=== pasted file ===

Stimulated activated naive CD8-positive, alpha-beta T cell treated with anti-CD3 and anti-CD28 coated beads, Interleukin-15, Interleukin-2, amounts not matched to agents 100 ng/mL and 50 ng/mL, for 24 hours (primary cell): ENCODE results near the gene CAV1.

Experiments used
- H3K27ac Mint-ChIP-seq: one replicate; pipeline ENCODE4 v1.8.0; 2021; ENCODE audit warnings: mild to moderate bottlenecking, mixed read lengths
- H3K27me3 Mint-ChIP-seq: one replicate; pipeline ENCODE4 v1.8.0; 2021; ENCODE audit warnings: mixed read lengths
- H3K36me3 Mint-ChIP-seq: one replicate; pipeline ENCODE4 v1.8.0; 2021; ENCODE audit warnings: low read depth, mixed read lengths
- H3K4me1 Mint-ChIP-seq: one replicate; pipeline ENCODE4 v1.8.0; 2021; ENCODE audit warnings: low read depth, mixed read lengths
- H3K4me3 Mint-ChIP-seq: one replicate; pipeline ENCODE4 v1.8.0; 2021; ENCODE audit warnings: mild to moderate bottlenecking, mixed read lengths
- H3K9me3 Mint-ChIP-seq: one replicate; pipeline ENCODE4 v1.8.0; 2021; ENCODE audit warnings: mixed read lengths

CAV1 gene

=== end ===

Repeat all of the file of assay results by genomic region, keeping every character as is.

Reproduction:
Stimulated activated naive CD8-positive, alpha-beta T cell treated with anti-CD3 and anti-CD28 coated beads, Interleukin-15, Interleukin-2, amounts not matched to agents 100 ng/mL and 50 ng/mL, for 24 hours (primary cell): ENCODE results near the gene CAV1.

Experiments used
- H3K27ac Mint-ChIP-seq: one replicate; pipeline ENCODE4 v1.8.0; 2021; ENCODE audit warnings: mild to moderate bottlenecking, mixed read lengths
- H3K27me3 Mint-ChIP-seq: one replicate; pipeline ENCODE4 v1.8.0; 2021; ENCODE audit warnings: mixed read lengths
- H3K36me3 Mint-ChIP-seq: one replicate; pipeline ENCODE4 v1.8.0; 2021; ENCODE audit warnings: low read depth, mixed read lengths
- H3K4me1 Mint-ChIP-seq: one replicate; pipeline ENCODE4 v1.8.0; 2021; ENCODE audit warnings: low read depth, mixed read lengths
- H3K4me3 Mint-ChIP-seq: one replicate; pipeline ENCODE4 v1.8.0; 2021; ENCODE audit warnings: mild to moderate bottlenecking, mixed read lengths
- H3K9me3 Mint-ChIP-seq: one replicate; pipeline ENCODE4 v1.8.0; 2021; ENCODE audit warnings: mixed read lengths

CAV1 gene